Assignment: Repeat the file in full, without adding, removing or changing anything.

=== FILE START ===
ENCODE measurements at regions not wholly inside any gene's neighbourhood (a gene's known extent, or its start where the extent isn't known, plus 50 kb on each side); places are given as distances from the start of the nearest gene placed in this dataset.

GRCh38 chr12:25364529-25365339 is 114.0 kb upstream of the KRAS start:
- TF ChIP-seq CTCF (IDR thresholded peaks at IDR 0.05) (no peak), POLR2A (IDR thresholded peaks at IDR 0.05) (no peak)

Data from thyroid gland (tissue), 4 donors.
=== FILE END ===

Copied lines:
ENCODE measurements at regions not wholly inside any gene's neighbourhood (a gene's known extent, or its start where the extent isn't known, plus 50 kb on each side); places are given as distances from the start of the nearest gene placed in this dataset.

GRCh38 chr12:25364529-25365339 is 114.0 kb upstream of the KRAS start:
- TF ChIP-seq CTCF (IDR thresholded peaks at IDR 0.05) (no peak), POLR2A (IDR thresholded peaks at IDR 0.05) (no peak)

Data from thyroid gland (tissue), 4 donors.